Disruptions in global dollar funding markets remain an important source of risk
As was highlighted by the period of acute financial stress in March, disruptions in global dollar funding markets are also an important risk to the U.S. financial system. In many advanced foreign economies and EMEs, the reliance of banks and nonbank financial institutions on short-term dollar funding markets, including through off-balance-sheet instruments such as FX swaps, remains a vulnerability.16 Disruptions in offshore dollar funding markets can adversely affect these foreign financial institutions, which may reduce lending to U.S. residents and liquidate holdings of U.S. assets in order to obtain dollars, harming U.S. households and businesses. These risks are mitigated, however, by the Federal Reserve dollar swap lines with other central banks and the FIMA Repo Facility.17
Stresses emanating from Europe also pose risks to the United States because of strong transmission channels...
European financial institutions and businesses play an important role in global financial intermediation and have notable financial and economic linkages with the United States. Faced with the largest decline in economic activity in postwar history due to the COVID-19 pandemic, European authorities have used fiscal support, accommodative monetary policy, and bank regulatory and supervisory measures to mitigate the effect of the pandemic on households and businesses. However, if a material worsening of the pandemic suppresses economic activity more than expected, continued regulatory forbearance and further expansionary policies may lead to concerns about debt sustainability in some countries. If debt sustainability were to markedly deteriorate in some of the highly indebted European sovereigns and corporates, stresses could materialize in debt markets and credit losses could be realized in certain European financial institutions. Stresses in Europe could, in turn, affect the U.S. economy and the financial system through a further deterioration in risk appetite and losses due to direct and indirect credit exposures.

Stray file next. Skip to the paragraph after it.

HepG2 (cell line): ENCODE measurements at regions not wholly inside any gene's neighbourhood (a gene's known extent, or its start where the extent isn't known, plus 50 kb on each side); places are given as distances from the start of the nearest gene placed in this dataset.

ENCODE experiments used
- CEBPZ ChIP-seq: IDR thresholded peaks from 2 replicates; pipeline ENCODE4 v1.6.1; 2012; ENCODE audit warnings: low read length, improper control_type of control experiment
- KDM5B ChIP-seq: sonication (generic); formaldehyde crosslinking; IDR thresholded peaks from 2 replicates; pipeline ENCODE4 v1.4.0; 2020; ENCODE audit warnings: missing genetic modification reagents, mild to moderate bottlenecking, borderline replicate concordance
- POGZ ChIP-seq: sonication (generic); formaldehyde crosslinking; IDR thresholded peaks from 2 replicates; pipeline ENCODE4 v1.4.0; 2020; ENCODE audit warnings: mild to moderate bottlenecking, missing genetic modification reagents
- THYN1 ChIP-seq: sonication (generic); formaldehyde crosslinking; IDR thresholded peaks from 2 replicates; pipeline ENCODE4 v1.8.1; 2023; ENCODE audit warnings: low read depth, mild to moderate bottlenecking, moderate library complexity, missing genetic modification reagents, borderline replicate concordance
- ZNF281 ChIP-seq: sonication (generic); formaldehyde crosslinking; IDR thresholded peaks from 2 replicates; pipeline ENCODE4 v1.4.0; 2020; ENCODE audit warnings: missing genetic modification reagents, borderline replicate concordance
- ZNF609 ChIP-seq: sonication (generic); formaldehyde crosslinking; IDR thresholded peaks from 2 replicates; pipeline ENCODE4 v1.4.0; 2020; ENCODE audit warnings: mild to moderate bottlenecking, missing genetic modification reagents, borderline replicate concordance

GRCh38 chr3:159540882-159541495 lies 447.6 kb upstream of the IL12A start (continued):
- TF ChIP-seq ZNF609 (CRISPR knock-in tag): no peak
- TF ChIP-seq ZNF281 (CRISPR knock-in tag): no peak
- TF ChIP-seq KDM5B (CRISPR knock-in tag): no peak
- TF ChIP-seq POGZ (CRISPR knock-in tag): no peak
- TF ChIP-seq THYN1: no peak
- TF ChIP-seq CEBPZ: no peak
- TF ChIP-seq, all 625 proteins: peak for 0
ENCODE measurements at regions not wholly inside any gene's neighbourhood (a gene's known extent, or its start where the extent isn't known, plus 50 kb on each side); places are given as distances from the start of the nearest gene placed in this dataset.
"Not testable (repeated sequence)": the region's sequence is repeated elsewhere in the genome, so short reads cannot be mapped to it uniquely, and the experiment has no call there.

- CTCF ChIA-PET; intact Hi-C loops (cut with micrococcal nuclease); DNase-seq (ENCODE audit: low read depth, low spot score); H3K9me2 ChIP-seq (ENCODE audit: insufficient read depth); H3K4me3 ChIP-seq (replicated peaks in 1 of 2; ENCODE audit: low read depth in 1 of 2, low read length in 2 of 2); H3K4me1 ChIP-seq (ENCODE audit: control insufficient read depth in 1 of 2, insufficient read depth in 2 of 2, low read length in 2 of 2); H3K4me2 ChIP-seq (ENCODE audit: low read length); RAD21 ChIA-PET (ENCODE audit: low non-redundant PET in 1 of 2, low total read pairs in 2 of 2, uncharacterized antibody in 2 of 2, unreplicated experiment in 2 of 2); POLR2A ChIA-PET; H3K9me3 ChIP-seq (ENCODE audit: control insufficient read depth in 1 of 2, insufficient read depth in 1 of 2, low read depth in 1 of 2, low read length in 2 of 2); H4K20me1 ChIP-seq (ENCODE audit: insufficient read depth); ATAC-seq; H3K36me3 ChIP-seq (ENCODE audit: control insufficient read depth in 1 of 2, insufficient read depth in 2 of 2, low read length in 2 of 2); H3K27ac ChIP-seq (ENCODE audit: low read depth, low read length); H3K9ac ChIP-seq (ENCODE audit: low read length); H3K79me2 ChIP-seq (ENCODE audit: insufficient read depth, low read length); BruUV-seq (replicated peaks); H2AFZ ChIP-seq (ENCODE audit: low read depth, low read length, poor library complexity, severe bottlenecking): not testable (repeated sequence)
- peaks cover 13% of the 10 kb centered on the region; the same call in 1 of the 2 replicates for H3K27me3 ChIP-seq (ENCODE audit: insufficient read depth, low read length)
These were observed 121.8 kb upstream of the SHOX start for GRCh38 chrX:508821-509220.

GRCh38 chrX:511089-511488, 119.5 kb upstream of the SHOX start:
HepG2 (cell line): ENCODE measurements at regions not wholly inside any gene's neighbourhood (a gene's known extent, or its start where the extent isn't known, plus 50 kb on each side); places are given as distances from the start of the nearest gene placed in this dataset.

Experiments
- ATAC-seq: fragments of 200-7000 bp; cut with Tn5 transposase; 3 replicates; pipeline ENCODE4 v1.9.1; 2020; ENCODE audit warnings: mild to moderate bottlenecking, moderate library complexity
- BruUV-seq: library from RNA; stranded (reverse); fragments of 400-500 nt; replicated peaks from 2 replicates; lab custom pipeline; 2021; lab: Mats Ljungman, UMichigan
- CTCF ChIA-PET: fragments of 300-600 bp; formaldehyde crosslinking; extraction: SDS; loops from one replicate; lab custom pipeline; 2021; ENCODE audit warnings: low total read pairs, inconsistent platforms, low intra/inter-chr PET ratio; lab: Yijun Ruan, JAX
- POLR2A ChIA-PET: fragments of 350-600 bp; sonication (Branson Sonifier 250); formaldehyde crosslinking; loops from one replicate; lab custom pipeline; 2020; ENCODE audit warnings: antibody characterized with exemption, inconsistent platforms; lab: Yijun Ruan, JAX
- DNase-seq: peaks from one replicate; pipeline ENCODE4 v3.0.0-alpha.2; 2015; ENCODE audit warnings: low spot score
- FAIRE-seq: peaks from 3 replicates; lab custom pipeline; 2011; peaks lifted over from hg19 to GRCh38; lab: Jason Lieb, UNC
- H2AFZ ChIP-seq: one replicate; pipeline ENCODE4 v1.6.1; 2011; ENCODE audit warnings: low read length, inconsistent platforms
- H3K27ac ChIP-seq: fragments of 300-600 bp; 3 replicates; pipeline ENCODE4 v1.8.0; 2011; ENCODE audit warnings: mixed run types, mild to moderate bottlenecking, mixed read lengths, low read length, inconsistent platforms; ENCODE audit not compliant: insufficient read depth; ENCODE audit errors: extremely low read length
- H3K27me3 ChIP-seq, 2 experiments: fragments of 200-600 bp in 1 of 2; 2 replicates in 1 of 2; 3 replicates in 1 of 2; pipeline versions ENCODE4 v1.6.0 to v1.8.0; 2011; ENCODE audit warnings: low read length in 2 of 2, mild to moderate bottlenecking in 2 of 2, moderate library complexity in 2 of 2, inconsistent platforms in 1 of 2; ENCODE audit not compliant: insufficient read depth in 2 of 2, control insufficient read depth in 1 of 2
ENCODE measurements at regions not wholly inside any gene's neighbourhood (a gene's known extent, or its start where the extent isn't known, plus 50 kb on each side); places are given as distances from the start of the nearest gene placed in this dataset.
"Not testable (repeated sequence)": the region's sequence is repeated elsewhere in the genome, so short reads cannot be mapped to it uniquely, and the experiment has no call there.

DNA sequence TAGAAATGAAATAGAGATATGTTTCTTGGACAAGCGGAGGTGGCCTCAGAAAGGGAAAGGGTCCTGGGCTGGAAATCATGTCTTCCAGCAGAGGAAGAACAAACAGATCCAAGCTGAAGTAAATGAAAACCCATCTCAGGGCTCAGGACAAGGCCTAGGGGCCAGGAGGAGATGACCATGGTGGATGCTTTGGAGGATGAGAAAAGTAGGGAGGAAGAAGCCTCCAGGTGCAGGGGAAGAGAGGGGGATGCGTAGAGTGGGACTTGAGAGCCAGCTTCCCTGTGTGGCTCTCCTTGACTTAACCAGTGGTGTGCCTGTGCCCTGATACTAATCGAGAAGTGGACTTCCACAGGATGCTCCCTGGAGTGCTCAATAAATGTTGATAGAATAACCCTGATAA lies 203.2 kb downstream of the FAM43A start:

In addition to the risks related to COVID-19, the possibility of a no-trade-deal Brexit continues to pose risks to the European and U.S. financial systems. Although the United Kingdom formally left the European Union (EU) in January, it remains under the EU's trade rules and financial regulations until the end of this year. The failure to reach a final trade agreement could lead to supply chain disruptions in Europe, aggravate negative effects of COVID-19 to the real economy, and increase losses at U.K. financial institutions. Accordingly, a no-trade-deal Brexit could lead to strains in global financial markets, resulting in a tightening of U.S. financial conditions.
. . . and adverse developments in emerging market economies with vulnerable financial systems could spill over to the United States